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Brain Res. 1985 Feb 18;327(1-2):362-6.

Regional cerebral glucose metabolism in man during wakefulness, sleep, and dreaming.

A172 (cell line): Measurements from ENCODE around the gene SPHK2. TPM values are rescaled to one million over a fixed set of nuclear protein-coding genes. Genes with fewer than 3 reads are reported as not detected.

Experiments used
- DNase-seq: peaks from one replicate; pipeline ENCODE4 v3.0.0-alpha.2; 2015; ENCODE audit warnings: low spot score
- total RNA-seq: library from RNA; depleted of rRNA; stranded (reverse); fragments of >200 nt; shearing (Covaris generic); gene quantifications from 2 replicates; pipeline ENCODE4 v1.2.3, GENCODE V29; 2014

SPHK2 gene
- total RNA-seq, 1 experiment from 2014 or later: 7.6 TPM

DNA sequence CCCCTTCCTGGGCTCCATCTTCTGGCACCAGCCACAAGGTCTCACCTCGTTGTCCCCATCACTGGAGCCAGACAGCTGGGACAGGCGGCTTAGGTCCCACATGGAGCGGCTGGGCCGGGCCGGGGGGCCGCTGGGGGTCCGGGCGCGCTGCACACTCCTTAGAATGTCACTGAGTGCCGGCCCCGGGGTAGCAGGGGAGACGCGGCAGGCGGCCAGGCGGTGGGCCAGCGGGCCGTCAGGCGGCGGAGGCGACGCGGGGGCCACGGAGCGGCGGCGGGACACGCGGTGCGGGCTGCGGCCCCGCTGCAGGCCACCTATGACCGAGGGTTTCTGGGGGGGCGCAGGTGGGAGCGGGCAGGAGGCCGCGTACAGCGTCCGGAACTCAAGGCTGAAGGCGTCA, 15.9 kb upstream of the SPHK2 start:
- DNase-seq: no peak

Regional cerebral glucose metabolism was measured by positron emission tomography in 4 healthy male volunteers, both during wakefulness and sleep, using the 2-deoxy-D-[2-18F]glucose method. While 3 of the subjects did not report dreaming and, during sleep stages I-IV of variable duration, exhibited a non-selective decrease in metabolic rates averaging 12.6 +/- 4.73% (mean +/- S.D.) for the entire brain, the fourth volunteer who experienced an extended nightmare during his sleep examination showed a generalized increase in cerebral glucose utilization ranging from 2.1% in lentiform nucleus to 30.0% in the superior frontal cortex, with a weighted whole brain average of 16.4%. These findings suggest that energy metabolism in the human brain is generally depressed during slow-wave sleep as opposed to a--possibly differential--activation during dreaming.

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